I was very active in sports during my high school and college years. I never hurt myself and always felt proud of that fact. But now it turns out I have a rotator cuff tear in both shoulders and didn't even know it. Could these have been there all this time or is this a new development?
Wine may improve with age but research shows the shoulder doesn't. In fact, there's a direct relationship between increasing age and the number of rotator cuff tears. At age 50, just slightly more than one in 10 adults has a rotator cuff tear seen on MRIs. By age 80, this has increased to five out of 10 (or half of all adults).
That seems high, but many of those people are asymptomatic (i.e., have no pain or other symptoms). They don't complain of any pain and don't report any problems. The damage is found when MRIs are done for something else, or as in the case of scientific studies, the MRIs show these types of injuries when imaging is done for research purposes.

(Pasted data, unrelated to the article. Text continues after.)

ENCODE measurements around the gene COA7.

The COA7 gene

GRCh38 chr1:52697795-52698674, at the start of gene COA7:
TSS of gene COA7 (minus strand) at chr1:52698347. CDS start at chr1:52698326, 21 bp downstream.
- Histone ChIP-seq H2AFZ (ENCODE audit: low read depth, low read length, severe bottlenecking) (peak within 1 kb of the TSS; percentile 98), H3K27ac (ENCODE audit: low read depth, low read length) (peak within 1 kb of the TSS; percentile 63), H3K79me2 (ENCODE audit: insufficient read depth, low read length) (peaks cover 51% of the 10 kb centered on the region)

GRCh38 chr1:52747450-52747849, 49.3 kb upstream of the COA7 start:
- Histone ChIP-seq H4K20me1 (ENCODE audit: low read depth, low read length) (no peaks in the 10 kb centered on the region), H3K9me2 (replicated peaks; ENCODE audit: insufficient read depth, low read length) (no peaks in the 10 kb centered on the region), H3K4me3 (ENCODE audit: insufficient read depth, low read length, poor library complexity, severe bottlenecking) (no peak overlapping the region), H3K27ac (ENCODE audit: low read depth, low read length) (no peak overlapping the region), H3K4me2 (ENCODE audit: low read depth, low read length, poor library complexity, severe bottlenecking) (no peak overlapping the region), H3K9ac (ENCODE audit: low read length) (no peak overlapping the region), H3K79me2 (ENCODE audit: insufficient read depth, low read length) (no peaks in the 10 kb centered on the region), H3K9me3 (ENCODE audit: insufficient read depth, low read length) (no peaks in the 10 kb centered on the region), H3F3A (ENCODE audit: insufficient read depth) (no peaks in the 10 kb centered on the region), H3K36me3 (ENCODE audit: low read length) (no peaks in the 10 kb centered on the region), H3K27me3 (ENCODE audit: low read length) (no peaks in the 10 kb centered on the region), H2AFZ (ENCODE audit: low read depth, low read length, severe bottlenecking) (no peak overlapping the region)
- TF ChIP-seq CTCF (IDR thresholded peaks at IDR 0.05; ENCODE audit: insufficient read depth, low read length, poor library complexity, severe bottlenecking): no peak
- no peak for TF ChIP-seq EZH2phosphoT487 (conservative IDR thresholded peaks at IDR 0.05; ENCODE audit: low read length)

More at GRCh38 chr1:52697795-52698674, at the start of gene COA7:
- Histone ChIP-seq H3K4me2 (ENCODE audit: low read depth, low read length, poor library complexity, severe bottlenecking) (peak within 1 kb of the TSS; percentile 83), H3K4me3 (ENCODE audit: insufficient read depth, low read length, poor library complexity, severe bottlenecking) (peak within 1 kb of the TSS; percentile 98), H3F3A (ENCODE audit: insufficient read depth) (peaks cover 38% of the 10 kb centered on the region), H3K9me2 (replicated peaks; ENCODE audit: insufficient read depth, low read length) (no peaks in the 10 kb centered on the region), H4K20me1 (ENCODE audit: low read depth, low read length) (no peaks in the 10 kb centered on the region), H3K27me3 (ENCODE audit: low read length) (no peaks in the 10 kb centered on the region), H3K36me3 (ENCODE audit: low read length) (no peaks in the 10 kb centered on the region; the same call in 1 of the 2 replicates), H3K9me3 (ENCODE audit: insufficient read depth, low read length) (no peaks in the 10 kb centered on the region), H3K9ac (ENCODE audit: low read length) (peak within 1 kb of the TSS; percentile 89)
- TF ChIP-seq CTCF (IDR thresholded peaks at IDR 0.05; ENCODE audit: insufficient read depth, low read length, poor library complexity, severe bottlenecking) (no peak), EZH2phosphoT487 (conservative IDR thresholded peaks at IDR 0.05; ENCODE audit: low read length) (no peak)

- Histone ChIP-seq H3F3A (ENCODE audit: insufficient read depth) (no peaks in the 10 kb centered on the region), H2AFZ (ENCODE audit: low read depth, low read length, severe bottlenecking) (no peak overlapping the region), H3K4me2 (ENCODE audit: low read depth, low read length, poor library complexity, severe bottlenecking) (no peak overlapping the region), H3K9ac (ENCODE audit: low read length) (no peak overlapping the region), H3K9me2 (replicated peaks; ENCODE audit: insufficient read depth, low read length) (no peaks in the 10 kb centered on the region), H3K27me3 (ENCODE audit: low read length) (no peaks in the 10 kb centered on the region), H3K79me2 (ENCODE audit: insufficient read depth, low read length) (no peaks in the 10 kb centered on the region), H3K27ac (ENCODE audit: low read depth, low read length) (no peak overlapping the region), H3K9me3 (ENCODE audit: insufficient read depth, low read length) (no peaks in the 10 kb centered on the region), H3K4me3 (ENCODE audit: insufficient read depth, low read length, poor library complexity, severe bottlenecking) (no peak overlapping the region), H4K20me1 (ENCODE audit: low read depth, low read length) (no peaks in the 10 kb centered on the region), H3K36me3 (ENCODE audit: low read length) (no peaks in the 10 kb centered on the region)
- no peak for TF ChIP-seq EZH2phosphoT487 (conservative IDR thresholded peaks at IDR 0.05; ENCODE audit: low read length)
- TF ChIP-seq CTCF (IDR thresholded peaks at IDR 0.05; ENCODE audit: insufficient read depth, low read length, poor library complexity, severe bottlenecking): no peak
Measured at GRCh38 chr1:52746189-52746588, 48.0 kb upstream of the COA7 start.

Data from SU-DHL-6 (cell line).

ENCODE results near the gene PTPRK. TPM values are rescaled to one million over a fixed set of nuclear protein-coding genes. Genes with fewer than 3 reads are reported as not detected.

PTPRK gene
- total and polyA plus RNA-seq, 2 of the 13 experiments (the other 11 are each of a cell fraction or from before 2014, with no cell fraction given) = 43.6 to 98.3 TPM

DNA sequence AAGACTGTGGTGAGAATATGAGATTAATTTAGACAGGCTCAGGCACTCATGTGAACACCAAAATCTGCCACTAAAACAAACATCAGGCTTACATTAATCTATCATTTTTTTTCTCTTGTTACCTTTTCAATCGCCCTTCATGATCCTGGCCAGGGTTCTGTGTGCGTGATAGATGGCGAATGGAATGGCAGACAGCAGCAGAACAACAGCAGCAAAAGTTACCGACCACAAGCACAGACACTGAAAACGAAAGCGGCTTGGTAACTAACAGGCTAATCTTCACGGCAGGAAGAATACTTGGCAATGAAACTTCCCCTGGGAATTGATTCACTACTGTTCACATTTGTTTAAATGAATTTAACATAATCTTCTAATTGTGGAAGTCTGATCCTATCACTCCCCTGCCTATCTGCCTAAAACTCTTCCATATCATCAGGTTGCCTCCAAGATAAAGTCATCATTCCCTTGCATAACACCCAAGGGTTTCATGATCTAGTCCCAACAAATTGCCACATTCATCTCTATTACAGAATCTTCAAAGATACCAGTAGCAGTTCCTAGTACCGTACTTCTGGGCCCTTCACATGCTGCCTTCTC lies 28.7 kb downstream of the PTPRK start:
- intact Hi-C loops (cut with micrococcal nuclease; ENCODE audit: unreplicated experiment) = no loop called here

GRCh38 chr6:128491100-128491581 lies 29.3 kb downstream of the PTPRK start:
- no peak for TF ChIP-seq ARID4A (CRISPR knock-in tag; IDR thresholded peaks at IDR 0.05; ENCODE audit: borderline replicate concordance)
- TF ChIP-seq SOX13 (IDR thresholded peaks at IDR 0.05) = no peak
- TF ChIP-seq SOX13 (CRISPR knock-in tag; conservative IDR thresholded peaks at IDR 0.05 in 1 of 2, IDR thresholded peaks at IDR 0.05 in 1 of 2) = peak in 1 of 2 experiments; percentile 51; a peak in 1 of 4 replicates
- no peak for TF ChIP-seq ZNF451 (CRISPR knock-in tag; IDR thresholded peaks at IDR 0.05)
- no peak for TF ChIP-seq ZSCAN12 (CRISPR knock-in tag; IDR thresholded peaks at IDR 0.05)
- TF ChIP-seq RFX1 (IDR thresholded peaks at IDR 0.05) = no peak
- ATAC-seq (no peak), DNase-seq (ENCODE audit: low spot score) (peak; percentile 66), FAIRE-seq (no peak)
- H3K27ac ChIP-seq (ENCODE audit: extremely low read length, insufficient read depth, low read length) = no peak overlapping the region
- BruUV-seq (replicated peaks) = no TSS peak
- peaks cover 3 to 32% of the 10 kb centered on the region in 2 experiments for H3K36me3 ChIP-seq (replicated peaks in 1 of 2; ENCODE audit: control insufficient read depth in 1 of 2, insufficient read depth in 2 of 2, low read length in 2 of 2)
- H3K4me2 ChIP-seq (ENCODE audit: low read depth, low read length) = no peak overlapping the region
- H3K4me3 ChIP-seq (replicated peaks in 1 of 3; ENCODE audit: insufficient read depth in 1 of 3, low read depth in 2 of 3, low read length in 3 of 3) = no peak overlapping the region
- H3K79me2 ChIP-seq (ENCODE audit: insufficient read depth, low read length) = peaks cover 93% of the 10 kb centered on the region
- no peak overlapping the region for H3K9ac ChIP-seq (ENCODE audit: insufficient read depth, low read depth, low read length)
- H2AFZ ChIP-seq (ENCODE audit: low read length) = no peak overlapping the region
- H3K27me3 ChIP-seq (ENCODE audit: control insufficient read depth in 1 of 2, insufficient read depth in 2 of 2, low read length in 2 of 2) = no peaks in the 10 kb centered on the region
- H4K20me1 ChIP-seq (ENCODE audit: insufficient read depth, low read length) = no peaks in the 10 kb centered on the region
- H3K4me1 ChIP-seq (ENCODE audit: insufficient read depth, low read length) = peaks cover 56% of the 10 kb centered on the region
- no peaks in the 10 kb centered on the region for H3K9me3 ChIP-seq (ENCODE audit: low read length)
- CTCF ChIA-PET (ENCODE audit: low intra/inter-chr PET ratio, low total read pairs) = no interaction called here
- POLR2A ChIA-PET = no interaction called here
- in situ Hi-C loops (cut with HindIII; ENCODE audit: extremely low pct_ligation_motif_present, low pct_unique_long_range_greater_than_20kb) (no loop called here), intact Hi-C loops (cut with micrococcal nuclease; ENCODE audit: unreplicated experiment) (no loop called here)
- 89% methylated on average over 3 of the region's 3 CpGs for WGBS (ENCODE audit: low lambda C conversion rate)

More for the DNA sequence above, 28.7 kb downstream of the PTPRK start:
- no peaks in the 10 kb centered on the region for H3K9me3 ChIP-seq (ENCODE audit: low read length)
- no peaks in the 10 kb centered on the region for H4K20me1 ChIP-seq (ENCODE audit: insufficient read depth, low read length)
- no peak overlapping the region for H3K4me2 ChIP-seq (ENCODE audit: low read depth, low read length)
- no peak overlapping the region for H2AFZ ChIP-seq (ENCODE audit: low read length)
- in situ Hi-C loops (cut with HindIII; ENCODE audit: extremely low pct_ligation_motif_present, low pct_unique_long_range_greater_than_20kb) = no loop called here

For those adults over the age of 66, shoulder pain on one side is actually a sign of rotator cuff tears in both shoulders. And that's not all. Studies show that where there's a rotator cuff tear, there's likely a tear of the biceps tendon where it attaches to the labrum (rim of cartilage around the socket).
You may have sustained these injuries during your earlier, more active years. But it's more likely these lesions have occurred as a result of the aging process. Degenerative changes in the soft tissues may put some people at an increased risk for rotator cuff and labral tears. Research is ongoing to find risk factors that might help us identify who the more susceptible individuals might be and how to prevent these types of injuries in the first place.
Amy E. Abbot, MD, et al. Arthroscopic Treatment of Concomitant Superior Labral Anterior Posterior (SLAP) Lesions and Rotator Cuff Tears in Patients Over the Age of 45 Years. In The American Journal of Sports Medicine. July 2009. Vol. 37. No. 7. Pp. 1358-1362.
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